marie hope

Marie is a single mother of two teenagers, Niki and Danny, and owner of a popular tea and gift shoppe, 'A Taste of Britain' in Devon, Pennsylvania.
Born in the UK, Marie started endurance training while living in Bermuda and continues to inspire many with her dedication and loving, generous heart.

Exercise has been a cornerstone of my physical, mental, and spiritual health for many years now. Having suffered from chronic depression since childhood, it was a miracle to me when in my early 20’s I was able to discipline myself to run. Since that point, I learned a number of important lessons that have stayed with me on this 20-year life journey.

I learned that progress in anything comes from having a vision and then taking the first step. Within 18 months of taking my first running steps I was running a 26.2-mile marathon. The confidence I gained from this was amazing; it was a healing point in my life, the realization that I had the ability to do something that had appeared so very difficult and out of my league.

Strenuous exercise releases endorphins into the bloodstream and creates a sense of well-being. I now had a healing bridge to a natural antidepressant. Since then, I have always had at my fingertips {or should I say at my toe tips} a mood-improving tool. This to someone who had hitherto felt at the mercy of difficult moods and depression was incredibly empowering.

The body is a miracle, just by increasing distance and intensity, a tiny bit each time; it strengthens muscles, fortifies heart and lung capacity, and increases blood supply. A couch potato's body can be transformed into a trained athlete’s body incredibly quickly.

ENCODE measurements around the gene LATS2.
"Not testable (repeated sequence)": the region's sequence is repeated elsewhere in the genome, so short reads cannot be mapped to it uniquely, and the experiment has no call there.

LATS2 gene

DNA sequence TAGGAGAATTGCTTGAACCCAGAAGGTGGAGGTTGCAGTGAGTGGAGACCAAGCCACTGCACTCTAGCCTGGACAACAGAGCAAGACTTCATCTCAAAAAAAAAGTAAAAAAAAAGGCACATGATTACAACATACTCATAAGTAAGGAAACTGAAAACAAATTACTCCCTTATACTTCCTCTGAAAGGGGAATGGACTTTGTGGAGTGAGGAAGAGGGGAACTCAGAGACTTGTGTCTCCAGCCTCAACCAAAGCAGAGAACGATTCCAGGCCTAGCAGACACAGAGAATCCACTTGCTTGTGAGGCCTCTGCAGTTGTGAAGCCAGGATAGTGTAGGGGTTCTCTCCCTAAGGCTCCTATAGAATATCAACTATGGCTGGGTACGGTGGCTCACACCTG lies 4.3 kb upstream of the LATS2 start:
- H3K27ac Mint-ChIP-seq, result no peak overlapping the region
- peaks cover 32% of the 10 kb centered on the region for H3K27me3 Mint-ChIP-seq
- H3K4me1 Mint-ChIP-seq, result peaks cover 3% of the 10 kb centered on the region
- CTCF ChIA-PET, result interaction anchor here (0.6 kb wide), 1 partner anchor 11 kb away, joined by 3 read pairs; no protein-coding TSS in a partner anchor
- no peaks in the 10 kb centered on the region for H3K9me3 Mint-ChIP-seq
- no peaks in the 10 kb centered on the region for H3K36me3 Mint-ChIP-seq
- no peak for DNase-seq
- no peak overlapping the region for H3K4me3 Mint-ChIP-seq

It is life affirming and healing to develop strength. I have found the same techniques I used to build physical strength can be used to develop mental and emotional muscle. When my body stretches and pumps to get up a difficult hill my mind is learning that effort equals strength.

Endurance exercise has helped me learn the psychospiritual lesson of hanging out with pain and discomfort until the miracle happens. It is almost always the first 30 minutes of hard exercise that are the most difficult. I have found that having gone through this threshold, a whole arena of experience and altered states become available. This is the runner’s high, getting your second wind, experiencing the feeling that your body mind and spirit are one; there is no more resistance.

My relationship with endurance sports has carried me through many ups and downs. It has been a healing source of hope, of inspiration, of transformation, but mainly it has been an anchor. Something I can take with me anywhere, a constant positive source of personal identity. An athlete is a part of who I am and I know it will always be with me.

Through the past 20 years I have run a number of marathons and triathlons. This year for the first time I am attempting a long-distance swim, an open ocean 6.2-mile (10 kilometre) swim in Atlantic City, New Jersey. It is my honor to dedicate this effort to The Healing Bridge Project.